That really kicks ’em in the...

They say the heart of democ'rcy's still beating
And from what I’ve seen I believe ’em
Now the old boy may be barely breathing
But the heart of democ'rcy's still beating

DC, San Antone and the Liberty town, Boston and Baton Rouge
Tulsa, Austin, Oklahoma City, Seattle, San Francisco, too
Everywhere there’s voting, real live voting, people with a million thoughts
But it’s still that some old democracy
That really drives ’em wild

They say the heart of democ'rcy's still beating
And from what I’ve seen I believe ’em
Now the old boy may be barely breathing
But the heart of democ'rcy's still beating

Monday, November 01, 2004


842 words. Not too bad so far. I need to write about 1,666 words each day to hit the 50,000 words goal. I'd like to do 2000 per day to give myself some room. (What am I talking about? Go here.)

I am writing the same story that's been in my head since... I don't know how long. I've started this story about five different times over the years. This time the narration is completely different. It's a fantasy novel, so it has swords and magic and good stuff like that. However, I am purposely not writing it with the stylistic conventions of fantasy novels. Those stories often flow smoothly like water and it can be boring. Or at least easy to read. I don't want it to feel like a fantasy novel. I don't want the words to flow nicely off the page. I want it to be choppy. I want it to smack you around a little bit.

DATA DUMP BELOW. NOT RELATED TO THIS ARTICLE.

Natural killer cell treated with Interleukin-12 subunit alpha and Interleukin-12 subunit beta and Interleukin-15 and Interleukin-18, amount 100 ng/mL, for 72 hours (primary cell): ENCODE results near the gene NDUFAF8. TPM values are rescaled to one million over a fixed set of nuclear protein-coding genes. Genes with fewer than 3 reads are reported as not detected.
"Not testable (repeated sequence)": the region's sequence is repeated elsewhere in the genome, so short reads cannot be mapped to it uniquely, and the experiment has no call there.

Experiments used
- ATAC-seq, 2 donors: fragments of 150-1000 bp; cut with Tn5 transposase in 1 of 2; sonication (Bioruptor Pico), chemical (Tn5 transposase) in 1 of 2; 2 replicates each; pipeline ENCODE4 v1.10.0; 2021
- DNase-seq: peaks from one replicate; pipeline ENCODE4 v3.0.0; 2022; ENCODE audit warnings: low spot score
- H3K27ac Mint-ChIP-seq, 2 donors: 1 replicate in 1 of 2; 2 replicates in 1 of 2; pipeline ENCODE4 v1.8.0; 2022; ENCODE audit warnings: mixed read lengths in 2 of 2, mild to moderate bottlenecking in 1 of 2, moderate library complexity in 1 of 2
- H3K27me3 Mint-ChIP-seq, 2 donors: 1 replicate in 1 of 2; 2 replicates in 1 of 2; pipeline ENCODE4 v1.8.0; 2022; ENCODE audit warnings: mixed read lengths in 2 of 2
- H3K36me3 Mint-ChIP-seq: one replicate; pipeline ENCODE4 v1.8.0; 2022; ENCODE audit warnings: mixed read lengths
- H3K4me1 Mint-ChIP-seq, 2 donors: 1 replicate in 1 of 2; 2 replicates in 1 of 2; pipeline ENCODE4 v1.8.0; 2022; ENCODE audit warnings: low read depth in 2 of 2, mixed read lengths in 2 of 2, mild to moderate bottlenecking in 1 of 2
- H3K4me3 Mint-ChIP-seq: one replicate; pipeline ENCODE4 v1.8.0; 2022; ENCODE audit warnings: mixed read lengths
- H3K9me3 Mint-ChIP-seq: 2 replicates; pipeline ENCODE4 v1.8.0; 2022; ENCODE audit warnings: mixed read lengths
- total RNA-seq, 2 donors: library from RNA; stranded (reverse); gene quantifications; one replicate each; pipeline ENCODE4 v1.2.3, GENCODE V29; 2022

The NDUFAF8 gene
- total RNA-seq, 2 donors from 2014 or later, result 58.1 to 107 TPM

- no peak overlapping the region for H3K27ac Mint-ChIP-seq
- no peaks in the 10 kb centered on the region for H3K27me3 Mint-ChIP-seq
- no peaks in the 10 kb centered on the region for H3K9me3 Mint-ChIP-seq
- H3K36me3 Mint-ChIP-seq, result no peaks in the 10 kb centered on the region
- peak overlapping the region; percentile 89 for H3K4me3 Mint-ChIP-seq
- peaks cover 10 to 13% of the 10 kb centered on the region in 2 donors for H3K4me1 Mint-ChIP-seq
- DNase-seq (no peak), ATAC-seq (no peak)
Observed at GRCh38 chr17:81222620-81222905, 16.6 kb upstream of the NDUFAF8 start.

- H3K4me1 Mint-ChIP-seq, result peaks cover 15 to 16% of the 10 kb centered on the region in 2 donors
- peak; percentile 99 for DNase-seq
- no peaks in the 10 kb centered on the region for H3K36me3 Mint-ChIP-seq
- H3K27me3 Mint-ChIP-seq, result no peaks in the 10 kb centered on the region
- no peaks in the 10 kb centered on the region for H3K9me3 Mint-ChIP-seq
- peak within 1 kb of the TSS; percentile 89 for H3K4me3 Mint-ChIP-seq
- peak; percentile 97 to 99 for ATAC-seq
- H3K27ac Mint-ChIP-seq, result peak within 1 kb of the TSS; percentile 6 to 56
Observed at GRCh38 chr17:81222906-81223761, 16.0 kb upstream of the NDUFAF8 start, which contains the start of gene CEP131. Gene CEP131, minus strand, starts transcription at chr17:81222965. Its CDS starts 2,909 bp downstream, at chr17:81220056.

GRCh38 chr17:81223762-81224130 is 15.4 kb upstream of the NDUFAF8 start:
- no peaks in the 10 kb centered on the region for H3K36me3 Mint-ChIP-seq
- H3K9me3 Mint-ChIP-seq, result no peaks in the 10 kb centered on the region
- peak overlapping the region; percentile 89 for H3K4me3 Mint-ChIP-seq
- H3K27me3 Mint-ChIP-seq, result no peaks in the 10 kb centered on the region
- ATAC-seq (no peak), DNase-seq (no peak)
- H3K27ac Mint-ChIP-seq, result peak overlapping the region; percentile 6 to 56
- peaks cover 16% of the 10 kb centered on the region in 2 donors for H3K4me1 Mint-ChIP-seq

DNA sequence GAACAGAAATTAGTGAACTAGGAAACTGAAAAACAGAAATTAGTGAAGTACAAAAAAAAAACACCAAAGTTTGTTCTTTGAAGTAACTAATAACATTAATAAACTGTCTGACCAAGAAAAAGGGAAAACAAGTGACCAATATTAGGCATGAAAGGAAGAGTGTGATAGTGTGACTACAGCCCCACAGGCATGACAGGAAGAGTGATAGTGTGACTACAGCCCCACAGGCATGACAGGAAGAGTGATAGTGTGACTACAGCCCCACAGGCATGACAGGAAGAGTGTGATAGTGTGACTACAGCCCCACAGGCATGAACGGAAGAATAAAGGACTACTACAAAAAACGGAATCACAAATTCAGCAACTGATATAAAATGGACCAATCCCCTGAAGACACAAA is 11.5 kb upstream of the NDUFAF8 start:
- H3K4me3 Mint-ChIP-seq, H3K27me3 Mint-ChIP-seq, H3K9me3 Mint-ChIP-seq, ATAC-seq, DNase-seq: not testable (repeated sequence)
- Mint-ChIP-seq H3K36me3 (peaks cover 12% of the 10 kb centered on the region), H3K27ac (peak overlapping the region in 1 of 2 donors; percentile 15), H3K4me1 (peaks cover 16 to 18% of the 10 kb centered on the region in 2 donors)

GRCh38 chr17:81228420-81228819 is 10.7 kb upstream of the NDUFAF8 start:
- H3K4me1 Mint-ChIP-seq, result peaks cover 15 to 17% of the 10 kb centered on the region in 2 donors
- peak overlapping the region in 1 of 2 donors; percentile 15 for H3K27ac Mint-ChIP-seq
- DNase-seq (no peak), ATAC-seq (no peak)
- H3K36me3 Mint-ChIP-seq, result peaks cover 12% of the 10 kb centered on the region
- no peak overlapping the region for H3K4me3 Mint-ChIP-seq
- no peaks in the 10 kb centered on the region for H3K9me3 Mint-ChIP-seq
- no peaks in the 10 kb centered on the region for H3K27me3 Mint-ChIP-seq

Two pages in and I've killed a ten year old. The body count might get pretty high. We'll see what happens.

Tricking and Treating

Well, okay it was actually all about the treats. I took Rachel trick or treating last night. It was fun to watch her race up to each house, ring the bell, shout "trick or treat!", and light up when candy was dropped into her plastic pumpkin. She loved every minute of it. And so did I.

I guess we do one trick. We ding dong ditched someone. It was unintentional. And they probably weren't actually home. We rang the bell and then I noticed that they'd left Halloween treats in a basket on the porch. So we took one and left. I don't think they ever came to the door. But just in case, sorry for the ding dong ditching!

On Saturday, we went to a Halloween party. It was kid friendly, which was nice since we are able to send Rachel to play with the bigger kids (8 and 11 year olds) and we got to hang out with the adults. We watched an awful movie - Van Helsing. That guy is a terrible monster hunter. He lucked out time and time again. It was only enjoyable because we were MST3King it.

Today is the first day of writing my novel. I was going to try to get started at midnight last night, but Sami ended that idea by waking up and not wanting to go back to sleep. Which is a real shame because I had a good idea and was really in the mood to write. Hopefully, I find some time today.

My Survivor blog has the latest news and speculation as well as some spoiling about the show.
About Me

Name: Matt
Location: Coralville, IA
I am a Dad and a Husband. An Actor. An Administrator. A Hiker. A Writer. Probably a bunch of other things too. Read my blog and you'll find out more.
Dreams from My Father: A Story of Race and Inheritance by Barack Obama